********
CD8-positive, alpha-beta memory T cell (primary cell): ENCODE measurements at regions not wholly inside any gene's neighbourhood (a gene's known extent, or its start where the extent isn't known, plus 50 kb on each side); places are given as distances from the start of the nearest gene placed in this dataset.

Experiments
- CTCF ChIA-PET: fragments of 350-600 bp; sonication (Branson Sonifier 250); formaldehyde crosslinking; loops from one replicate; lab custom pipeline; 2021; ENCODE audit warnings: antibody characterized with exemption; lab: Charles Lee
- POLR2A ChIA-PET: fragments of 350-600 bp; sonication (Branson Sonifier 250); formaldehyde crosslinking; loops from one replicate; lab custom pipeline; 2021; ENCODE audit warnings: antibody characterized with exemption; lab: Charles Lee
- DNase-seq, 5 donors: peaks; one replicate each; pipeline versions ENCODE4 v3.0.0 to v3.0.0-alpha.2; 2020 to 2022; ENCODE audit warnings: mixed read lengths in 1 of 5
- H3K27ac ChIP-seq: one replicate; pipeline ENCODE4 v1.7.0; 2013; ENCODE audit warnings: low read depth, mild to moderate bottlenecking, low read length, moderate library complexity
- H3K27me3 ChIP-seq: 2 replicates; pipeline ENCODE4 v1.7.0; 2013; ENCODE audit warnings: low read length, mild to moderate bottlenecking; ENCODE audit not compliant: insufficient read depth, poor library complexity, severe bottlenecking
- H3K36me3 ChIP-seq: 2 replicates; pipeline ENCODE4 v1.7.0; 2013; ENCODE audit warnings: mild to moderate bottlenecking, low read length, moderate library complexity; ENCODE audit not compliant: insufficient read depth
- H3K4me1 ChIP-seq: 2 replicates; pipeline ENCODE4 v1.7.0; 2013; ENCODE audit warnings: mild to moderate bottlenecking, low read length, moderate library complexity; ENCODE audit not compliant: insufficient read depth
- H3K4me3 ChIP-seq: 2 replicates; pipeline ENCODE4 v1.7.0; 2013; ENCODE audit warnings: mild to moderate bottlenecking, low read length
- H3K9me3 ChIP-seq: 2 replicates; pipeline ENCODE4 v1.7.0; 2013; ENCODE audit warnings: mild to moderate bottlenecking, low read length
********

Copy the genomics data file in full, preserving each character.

CD8-positive, alpha-beta memory T cell (primary cell): ENCODE measurements at regions not wholly inside any gene's neighbourhood (a gene's known extent, or its start where the extent isn't known, plus 50 kb on each side); places are given as distances from the start of the nearest gene placed in this dataset.

Experiments
- CTCF ChIA-PET: fragments of 350-600 bp; sonication (Branson Sonifier 250); formaldehyde crosslinking; loops from one replicate; lab custom pipeline; 2021; ENCODE audit warnings: antibody characterized with exemption; lab: Charles Lee
- POLR2A ChIA-PET: fragments of 350-600 bp; sonication (Branson Sonifier 250); formaldehyde crosslinking; loops from one replicate; lab custom pipeline; 2021; ENCODE audit warnings: antibody characterized with exemption; lab: Charles Lee
- DNase-seq, 5 donors: peaks; one replicate each; pipeline versions ENCODE4 v3.0.0 to v3.0.0-alpha.2; 2020 to 2022; ENCODE audit warnings: mixed read lengths in 1 of 5
- H3K27ac ChIP-seq: one replicate; pipeline ENCODE4 v1.7.0; 2013; ENCODE audit warnings: low read depth, mild to moderate bottlenecking, low read length, moderate library complexity
- H3K27me3 ChIP-seq: 2 replicates; pipeline ENCODE4 v1.7.0; 2013; ENCODE audit warnings: low read length, mild to moderate bottlenecking; ENCODE audit not compliant: insufficient read depth, poor library complexity, severe bottlenecking
- H3K36me3 ChIP-seq: 2 replicates; pipeline ENCODE4 v1.7.0; 2013; ENCODE audit warnings: mild to moderate bottlenecking, low read length, moderate library complexity; ENCODE audit not compliant: insufficient read depth
- H3K4me1 ChIP-seq: 2 replicates; pipeline ENCODE4 v1.7.0; 2013; ENCODE audit warnings: mild to moderate bottlenecking, low read length, moderate library complexity; ENCODE audit not compliant: insufficient read depth
- H3K4me3 ChIP-seq: 2 replicates; pipeline ENCODE4 v1.7.0; 2013; ENCODE audit warnings: mild to moderate bottlenecking, low read length
- H3K9me3 ChIP-seq: 2 replicates; pipeline ENCODE4 v1.7.0; 2013; ENCODE audit warnings: mild to moderate bottlenecking, low read length